Tip

Your EMM vendor was just acquired. Now what?

Mobility management vendors are getting acquired, and some may even go out of business as the market matures. IT shops should set a strategy to manage the possibility that their EMM vendor's product gets folded into another offering or becomes extinct.

It might seem as though enterprise mobility management

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(EMM) has been around forever, but the market is still young. EMM is not just about devices, but also applications, network services, expenses, data and policy. This range of diversity in technology, strategy and applications has led to an oversupply in the number of EMM vendors and products that are available for IT shops to choose from. Plus, as IT tries to meet new management requirements, vendors are finding opportunities for innovation, but often hit the ceiling in their ability to compete and grow. Being acquired is an excellent cash-out strategy for companies in that situation.

Acquisition is often good for the company being bought because it can provide resources for expansion, a path to a more robust product line, or even a cash lifeline. But for customers, that acquisition can be a little frightening. IT managers value reliable suppliers just as much as they do a product that fits business needs and has the appropriate feature set and support. Those things are put in jeopardy when an acquisition occurs. The acquirer may continue to support and expand the firm or products it acquires, but a small vendor's new owner may also extract pieces of the original product and discard the rest.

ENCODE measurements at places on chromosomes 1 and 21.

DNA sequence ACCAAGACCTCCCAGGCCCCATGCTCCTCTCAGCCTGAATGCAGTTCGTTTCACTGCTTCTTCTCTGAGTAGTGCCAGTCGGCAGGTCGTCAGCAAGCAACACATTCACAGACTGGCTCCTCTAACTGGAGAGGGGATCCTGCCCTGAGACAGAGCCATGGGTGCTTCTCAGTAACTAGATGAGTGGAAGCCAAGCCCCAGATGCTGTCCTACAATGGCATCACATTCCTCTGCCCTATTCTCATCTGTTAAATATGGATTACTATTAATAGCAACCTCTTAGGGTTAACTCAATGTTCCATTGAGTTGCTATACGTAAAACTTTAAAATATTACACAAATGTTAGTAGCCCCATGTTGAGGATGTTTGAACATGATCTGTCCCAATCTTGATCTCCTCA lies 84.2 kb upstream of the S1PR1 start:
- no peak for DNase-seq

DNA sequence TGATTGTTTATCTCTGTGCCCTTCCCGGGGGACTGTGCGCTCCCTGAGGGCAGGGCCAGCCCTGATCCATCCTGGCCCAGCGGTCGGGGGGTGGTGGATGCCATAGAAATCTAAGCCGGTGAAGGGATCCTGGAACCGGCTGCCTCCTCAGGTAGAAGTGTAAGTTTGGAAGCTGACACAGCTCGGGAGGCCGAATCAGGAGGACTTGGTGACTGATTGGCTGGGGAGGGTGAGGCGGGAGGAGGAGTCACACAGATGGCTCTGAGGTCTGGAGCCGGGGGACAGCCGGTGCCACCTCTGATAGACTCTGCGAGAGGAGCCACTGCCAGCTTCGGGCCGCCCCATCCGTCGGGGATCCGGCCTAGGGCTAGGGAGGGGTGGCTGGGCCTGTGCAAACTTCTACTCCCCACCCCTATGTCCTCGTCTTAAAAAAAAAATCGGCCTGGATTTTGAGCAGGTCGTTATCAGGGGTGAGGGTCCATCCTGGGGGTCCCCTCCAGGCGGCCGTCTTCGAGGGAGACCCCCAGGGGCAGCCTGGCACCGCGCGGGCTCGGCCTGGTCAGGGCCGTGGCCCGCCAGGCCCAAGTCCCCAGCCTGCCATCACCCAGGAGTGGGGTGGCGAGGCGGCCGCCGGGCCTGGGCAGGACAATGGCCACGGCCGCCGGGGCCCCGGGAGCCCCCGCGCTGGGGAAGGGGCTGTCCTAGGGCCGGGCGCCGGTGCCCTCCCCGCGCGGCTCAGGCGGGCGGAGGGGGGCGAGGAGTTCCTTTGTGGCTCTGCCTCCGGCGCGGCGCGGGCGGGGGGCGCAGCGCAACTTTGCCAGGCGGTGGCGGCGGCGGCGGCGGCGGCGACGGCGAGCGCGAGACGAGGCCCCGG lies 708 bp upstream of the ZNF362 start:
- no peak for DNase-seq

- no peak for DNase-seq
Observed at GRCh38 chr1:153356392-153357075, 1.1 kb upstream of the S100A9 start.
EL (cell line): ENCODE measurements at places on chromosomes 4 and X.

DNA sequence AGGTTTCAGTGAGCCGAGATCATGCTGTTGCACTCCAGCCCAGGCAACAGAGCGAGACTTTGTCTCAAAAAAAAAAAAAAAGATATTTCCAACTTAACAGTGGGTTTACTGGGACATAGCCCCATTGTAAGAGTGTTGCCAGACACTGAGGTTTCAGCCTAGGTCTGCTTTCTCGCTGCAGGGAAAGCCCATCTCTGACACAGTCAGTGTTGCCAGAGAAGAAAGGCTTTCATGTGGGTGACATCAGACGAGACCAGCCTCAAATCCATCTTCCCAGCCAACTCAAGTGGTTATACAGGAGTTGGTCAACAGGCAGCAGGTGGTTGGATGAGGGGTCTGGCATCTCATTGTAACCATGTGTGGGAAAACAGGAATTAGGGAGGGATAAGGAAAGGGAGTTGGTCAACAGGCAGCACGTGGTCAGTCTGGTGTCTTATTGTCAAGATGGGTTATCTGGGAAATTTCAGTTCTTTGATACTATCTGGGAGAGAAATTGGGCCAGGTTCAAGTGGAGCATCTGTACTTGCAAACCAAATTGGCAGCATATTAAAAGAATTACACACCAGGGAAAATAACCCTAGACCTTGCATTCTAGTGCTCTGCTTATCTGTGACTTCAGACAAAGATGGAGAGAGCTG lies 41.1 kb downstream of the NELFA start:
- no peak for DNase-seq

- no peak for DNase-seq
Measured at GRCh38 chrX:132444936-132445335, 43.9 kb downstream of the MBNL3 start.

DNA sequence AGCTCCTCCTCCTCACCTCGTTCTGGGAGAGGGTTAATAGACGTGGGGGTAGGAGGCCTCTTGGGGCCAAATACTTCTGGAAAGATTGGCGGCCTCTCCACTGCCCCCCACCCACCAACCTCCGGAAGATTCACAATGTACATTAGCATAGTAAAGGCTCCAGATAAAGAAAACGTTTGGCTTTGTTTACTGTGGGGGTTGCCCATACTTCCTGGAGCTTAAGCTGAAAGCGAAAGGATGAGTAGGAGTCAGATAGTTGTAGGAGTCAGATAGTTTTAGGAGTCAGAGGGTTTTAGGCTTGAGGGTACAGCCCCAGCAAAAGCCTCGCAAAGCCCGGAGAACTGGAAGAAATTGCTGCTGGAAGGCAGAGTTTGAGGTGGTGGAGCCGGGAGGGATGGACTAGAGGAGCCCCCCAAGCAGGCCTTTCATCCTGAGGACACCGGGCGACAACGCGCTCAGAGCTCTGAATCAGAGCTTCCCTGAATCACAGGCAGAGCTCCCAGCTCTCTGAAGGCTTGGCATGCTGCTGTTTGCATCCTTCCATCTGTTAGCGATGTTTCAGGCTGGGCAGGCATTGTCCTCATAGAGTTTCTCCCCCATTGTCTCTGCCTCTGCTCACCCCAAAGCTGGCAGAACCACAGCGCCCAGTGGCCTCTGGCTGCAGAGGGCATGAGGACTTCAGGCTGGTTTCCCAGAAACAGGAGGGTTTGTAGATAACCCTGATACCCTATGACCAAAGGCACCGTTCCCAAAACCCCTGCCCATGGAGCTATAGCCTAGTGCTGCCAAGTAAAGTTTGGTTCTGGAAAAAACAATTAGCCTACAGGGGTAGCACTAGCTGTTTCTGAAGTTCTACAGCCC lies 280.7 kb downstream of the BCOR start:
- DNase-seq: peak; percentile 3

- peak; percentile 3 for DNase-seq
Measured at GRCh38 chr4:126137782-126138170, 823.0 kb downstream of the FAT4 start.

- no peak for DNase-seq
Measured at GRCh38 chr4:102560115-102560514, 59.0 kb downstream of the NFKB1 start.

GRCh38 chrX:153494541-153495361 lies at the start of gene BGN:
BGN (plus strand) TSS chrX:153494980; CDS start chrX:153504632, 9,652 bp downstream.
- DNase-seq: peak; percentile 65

Consolidation in the EMM market is already occurring. For example, IBM recently bought Fiberlink Communications, Citrix got Zenprise, Dell acquired KACE and LANDesk added Wavelink. As larger and more prominent vendors such as Fiberlink are bought up, it behooves IT management to have a plan in case their EMM vendor is acquired. The steps outlined below needn't be specific to an EMM vendor acquisition; they also apply to divestitures, spin-offs and major changes in direction that can occur at suppliers as well -- or even in the event that any of an IT shop's vendors are acquired.

Have regular meetings with critical vendors

It's vital to keep up with vendor activities, plans and financial conditions. Vendors that cannot make the time for regular teleconferences are not likely to be reliable partners. Make sure you understand product plans and directions and keep a finger on the business pulse of suppliers. It may not be possible to anticipate a specific acquisition, but the possibility of doing so is increased with regular conversations.

Apply forward-looking contractual terms

Contracts and agreements should be about what will happen when things go wrong, rather than when they go right. It is not inappropriate to have specific wording to describe what will happen in the event of an acquisition. For example, an IT shop could specify that source code should be placed in escrow and made available to the customer on a licensed, nonexclusive basis in the event of an acquisition, in case the acquiring party decides to discontinue sales or support of software that has become mission-critical to the customer.

Maintain relationships with multiple vendors

Any mission-critical deployment needs a backup plan. It's important to maintain contact with one or two competitive suppliers, or even do pilot deployments of those products. It may become necessary to abandon a particular supplier for reasons well beyond the consequences of an acquisition.

This was first published in January 2014

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